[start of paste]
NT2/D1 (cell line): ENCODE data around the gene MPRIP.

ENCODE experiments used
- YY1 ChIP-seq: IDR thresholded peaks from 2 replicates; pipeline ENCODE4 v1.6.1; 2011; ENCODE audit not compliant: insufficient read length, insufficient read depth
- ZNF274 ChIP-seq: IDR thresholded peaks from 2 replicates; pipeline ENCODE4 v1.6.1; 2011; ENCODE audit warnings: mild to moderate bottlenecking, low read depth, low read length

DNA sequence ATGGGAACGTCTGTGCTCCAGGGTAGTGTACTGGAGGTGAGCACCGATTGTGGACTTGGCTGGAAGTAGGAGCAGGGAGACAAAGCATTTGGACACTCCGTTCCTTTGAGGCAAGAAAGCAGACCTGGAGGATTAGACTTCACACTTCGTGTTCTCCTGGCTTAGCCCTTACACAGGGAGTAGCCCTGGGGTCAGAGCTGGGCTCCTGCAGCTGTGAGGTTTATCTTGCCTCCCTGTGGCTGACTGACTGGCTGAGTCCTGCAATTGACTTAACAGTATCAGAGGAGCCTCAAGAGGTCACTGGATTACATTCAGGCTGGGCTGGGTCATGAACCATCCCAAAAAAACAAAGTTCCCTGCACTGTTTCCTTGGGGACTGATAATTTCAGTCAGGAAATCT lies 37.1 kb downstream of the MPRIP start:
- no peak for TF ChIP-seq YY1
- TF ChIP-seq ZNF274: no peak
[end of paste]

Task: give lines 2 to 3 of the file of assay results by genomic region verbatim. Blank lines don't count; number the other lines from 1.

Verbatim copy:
ENCODE experiments used
- YY1 ChIP-seq: IDR thresholded peaks from 2 replicates; pipeline ENCODE4 v1.6.1; 2011; ENCODE audit not compliant: insufficient read length, insufficient read depth